The guru’s Chicago-based firm invests in undervalued small and mid-cap companies that have sustainable competitive advantages, high barriers to entry and predictable fundamentals that allow for double-digit earnings growth. Like the tortoise featured in Ariel’s logo, Rogers emphasizes that patience, independent thinking and a long-term outlook are necessary for generating good returns.
According to GuruFocus Real-Time Picks, a Premium feature, the firm dumped its 1.2 million remaining shares of The Woodlands, Texas-based tech company on Oct. 31, impacting the equity portfolio by -0.02%. The stock traded for an average price of $1.70 per share on the day of the transaction.
Established in the second quarter of 2009, GuruFocus estimates Ariel lost 75.85% on the investment over the course of its lifetime.
Providing technology solutions for the exploration, survey and defense applications in the oceanographic, hydrographic, defense, seismic and security industries through its Klein and Seamap products, the company has a $22.73 million market cap; its shares were trading around $1.65 on Thursday with a price-sales ratio of 0.91.
After peaking around $25 in 2012, the share price tumbled and has remained fairly rangebound below $5 over the past several years.
The GF Value Line suggests the stock is modestly undervalued currently based on its historical ratios, past performance and future earnings projections.
The company reported its fiscal second-quarter 2022 results, which ended on July 31, in September. MIND Technology posted a net loss of 24 cents per share on $6.8 million in revenue, which was an improvement from the prior-year quarter.
More recently on Nov. 8, the company announced a 432,000-share public offering of 9% Series A cumulative preferred stock, which was priced at $24.25 each. As is customary, underwriters were granted a 30-day option of purchasing up to an additional 64,800 shares.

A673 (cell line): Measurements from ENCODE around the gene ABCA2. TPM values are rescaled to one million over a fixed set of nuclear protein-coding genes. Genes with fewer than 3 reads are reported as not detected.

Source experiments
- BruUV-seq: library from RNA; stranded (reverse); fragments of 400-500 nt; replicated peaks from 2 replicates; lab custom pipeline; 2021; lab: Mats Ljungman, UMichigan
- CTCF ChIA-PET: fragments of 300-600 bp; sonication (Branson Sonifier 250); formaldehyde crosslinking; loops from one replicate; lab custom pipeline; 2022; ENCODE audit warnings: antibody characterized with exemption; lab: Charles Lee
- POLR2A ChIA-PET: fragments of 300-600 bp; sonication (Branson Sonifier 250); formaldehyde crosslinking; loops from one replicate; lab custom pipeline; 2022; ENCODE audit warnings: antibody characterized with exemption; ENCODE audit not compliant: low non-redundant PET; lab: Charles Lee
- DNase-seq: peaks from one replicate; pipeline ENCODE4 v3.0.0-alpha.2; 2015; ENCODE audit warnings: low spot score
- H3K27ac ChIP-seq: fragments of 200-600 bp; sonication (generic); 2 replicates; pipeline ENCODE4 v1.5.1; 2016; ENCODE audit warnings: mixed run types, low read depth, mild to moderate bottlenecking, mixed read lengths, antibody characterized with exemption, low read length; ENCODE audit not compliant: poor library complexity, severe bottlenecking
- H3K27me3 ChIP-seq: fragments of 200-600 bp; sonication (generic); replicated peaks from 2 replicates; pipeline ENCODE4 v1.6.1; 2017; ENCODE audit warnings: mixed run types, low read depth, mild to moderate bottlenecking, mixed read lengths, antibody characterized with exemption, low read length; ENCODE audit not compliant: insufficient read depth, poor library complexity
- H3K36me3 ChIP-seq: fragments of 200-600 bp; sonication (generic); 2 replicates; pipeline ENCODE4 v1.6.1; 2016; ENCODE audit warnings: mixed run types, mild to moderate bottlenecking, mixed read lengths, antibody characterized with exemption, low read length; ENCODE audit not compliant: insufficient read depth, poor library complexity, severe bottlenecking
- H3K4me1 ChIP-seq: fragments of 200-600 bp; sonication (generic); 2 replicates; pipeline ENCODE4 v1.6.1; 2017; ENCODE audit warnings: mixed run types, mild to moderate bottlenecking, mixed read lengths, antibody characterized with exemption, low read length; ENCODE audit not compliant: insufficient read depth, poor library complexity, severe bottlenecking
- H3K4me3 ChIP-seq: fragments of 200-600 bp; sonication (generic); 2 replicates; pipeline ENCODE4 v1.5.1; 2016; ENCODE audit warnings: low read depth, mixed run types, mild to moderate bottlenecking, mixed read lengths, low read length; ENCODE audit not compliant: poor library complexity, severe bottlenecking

Proceeds from the offering will be used on general corporate purposes like paying down debt, future acquisitions, financing of capital expenditures and additions to its working capital.
The offering will close on Nov. 12.
GuruFocus rated MIND’s financial strength 4 out of 10. While debt-related ratios appear to be good compared to other industry peers as well as versus its own history, the Altman Z-Score of -2.46 warns the company could be at risk of going bankrupt if it does not improve its liquidity. The Sloan ratio also indicates it has poor earnings quality.
The company’s profitability did not fare as well with a score of 2 out of 10. Despite having an expanding operating margin, MIND is being weighed down by negative returns that underperform a majority of competitors. It also has a low Piotroski F-Score of 3, suggesting business conditions are in poor shape. Additionally, the predictability rank of one out of five stars is on watch as a result of revenue per share declining over the past several years.
With a 9.34% stake, Rogers’ firm was by far the largest guru shareholder of MIND Technology before the sale. Now Jim Simons (Trades, Portfolio)’ Renaissance Technologies has the largest position with 5.54% of its outstanding shares.
Portfolio composition and performance
The Ariel Fund's $10.64 billion equity portfolio, which was composed of 110 stocks as of the end of the second quarter, is largely invested in the financial services (21.72%), industrials (17.69%) and communication services (16.87%) sectors.
Other hardware stocks Rogers’ firm held as of June 30 included Keysight Technologies Inc. (KEYS, Financial), Knowles Corp. (KN, Financial), Littelfuse Inc. (LFUS, Financial), Zebra Technologies Corp. (ZBRA, Financial), Methode Electronics Inc. (MEI, Financial), NetApp Inc. (NTAP, Financial) and Nokia Oyj (NOK, Financial).
The Ariel Fund posted a return of 10.02% for fiscal 2020, underperforming the S&P 500's 18.4% return.